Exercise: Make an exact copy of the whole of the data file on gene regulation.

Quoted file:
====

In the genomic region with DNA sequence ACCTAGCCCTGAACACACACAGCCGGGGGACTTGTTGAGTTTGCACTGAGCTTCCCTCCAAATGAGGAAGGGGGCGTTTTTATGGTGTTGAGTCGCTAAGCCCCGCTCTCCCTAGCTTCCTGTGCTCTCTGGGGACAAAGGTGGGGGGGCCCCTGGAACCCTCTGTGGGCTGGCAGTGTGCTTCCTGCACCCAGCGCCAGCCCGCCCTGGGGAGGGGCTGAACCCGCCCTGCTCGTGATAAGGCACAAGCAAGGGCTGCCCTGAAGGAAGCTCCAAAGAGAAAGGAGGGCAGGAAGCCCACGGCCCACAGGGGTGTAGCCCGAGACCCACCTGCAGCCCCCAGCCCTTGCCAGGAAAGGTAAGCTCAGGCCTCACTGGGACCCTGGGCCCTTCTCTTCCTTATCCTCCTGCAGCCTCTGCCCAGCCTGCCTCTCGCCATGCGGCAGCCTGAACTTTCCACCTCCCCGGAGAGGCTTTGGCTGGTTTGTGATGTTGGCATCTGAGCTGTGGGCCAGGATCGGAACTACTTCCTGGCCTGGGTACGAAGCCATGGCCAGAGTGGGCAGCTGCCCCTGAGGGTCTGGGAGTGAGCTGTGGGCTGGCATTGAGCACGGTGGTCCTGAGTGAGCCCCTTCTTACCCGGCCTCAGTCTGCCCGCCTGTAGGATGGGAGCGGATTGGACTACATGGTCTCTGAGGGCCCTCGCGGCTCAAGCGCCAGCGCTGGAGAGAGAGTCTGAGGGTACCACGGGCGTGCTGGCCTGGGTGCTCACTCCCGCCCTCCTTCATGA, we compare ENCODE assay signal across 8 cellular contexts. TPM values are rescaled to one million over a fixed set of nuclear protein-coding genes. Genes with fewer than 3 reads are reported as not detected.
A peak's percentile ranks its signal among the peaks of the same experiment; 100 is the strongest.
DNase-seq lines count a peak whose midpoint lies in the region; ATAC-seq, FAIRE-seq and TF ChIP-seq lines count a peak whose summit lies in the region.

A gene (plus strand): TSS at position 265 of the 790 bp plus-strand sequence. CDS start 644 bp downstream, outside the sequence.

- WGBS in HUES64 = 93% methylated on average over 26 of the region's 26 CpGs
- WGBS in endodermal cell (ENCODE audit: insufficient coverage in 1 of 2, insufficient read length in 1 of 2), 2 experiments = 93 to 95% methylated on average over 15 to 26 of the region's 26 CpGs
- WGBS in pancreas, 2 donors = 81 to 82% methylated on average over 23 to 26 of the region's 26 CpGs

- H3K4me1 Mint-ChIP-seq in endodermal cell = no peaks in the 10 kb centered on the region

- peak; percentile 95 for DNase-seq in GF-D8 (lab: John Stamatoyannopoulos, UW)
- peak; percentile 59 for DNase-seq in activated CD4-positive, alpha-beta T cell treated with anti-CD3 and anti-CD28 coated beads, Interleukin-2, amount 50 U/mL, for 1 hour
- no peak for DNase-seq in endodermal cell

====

In the genomic region with DNA sequence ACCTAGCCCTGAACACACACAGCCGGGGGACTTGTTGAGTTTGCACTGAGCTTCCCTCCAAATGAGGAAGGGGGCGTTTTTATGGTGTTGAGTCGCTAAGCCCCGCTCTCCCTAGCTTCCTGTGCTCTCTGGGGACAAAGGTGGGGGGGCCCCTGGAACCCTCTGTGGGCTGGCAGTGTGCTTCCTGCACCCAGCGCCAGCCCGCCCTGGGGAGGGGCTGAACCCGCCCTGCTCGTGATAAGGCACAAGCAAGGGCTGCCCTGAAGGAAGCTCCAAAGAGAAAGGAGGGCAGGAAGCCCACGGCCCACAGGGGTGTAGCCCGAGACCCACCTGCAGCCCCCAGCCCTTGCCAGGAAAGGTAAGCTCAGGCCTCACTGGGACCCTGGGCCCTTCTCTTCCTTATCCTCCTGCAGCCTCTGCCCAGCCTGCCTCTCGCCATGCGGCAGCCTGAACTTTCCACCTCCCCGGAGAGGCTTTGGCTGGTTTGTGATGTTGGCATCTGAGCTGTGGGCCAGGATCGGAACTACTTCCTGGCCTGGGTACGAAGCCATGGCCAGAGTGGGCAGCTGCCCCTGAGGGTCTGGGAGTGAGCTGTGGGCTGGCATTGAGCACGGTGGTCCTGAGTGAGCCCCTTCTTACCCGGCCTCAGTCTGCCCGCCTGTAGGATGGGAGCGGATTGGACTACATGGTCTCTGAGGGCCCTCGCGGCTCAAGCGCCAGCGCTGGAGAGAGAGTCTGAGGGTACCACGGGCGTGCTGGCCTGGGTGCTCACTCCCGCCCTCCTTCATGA, we compare ENCODE assay signal across 8 cellular contexts. TPM values are rescaled to one million over a fixed set of nuclear protein-coding genes. Genes with fewer than 3 reads are reported as not detected.
A peak's percentile ranks its signal among the peaks of the same experiment; 100 is the strongest.
DNase-seq lines count a peak whose midpoint lies in the region; ATAC-seq, FAIRE-seq and TF ChIP-seq lines count a peak whose summit lies in the region.

A gene (plus strand): TSS at position 265 of the 790 bp plus-strand sequence. CDS start 644 bp downstream, outside the sequence.

- WGBS in HUES64 = 93% methylated on average over 26 of the region's 26 CpGs
- WGBS in endodermal cell (ENCODE audit: insufficient coverage in 1 of 2, insufficient read length in 1 of 2), 2 experiments = 93 to 95% methylated on average over 15 to 26 of the region's 26 CpGs
- WGBS in pancreas, 2 donors = 81 to 82% methylated on average over 23 to 26 of the region's 26 CpGs

- H3K4me1 Mint-ChIP-seq in endodermal cell = no peaks in the 10 kb centered on the region

- peak; percentile 95 for DNase-seq in GF-D8 (lab: John Stamatoyannopoulos, UW)
- peak; percentile 59 for DNase-seq in activated CD4-positive, alpha-beta T cell treated with anti-CD3 and anti-CD28 coated beads, Interleukin-2, amount 50 U/mL, for 1 hour
- no peak for DNase-seq in endodermal cell